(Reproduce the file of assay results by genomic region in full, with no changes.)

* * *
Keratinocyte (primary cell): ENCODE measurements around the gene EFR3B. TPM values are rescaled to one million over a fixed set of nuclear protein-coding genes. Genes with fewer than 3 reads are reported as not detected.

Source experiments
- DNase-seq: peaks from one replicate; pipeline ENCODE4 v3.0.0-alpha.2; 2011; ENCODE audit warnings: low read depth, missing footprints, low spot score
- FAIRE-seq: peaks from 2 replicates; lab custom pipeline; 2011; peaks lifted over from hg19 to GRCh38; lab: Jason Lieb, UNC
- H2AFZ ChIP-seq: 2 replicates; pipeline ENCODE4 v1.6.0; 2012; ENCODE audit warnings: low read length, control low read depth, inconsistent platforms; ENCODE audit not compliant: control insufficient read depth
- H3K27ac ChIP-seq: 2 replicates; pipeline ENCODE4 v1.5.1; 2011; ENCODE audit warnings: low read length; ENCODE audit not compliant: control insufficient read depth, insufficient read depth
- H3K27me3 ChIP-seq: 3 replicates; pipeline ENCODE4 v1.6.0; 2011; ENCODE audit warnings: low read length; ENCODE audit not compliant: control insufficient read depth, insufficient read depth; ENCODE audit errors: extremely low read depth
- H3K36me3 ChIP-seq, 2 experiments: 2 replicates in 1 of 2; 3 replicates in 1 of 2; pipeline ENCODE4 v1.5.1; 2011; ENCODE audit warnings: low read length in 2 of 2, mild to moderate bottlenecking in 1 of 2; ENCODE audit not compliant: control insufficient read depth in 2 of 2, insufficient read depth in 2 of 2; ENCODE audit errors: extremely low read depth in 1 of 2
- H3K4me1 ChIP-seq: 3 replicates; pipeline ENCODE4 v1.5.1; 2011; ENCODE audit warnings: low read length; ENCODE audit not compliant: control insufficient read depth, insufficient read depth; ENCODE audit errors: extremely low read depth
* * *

Keratinocyte (primary cell): ENCODE measurements around the gene EFR3B. TPM values are rescaled to one million over a fixed set of nuclear protein-coding genes. Genes with fewer than 3 reads are reported as not detected.

Source experiments
- DNase-seq: peaks from one replicate; pipeline ENCODE4 v3.0.0-alpha.2; 2011; ENCODE audit warnings: low read depth, missing footprints, low spot score
- FAIRE-seq: peaks from 2 replicates; lab custom pipeline; 2011; peaks lifted over from hg19 to GRCh38; lab: Jason Lieb, UNC
- H2AFZ ChIP-seq: 2 replicates; pipeline ENCODE4 v1.6.0; 2012; ENCODE audit warnings: low read length, control low read depth, inconsistent platforms; ENCODE audit not compliant: control insufficient read depth
- H3K27ac ChIP-seq: 2 replicates; pipeline ENCODE4 v1.5.1; 2011; ENCODE audit warnings: low read length; ENCODE audit not compliant: control insufficient read depth, insufficient read depth
- H3K27me3 ChIP-seq: 3 replicates; pipeline ENCODE4 v1.6.0; 2011; ENCODE audit warnings: low read length; ENCODE audit not compliant: control insufficient read depth, insufficient read depth; ENCODE audit errors: extremely low read depth
- H3K36me3 ChIP-seq, 2 experiments: 2 replicates in 1 of 2; 3 replicates in 1 of 2; pipeline ENCODE4 v1.5.1; 2011; ENCODE audit warnings: low read length in 2 of 2, mild to moderate bottlenecking in 1 of 2; ENCODE audit not compliant: control insufficient read depth in 2 of 2, insufficient read depth in 2 of 2; ENCODE audit errors: extremely low read depth in 1 of 2
- H3K4me1 ChIP-seq: 3 replicates; pipeline ENCODE4 v1.5.1; 2011; ENCODE audit warnings: low read length; ENCODE audit not compliant: control insufficient read depth, insufficient read depth; ENCODE audit errors: extremely low read depth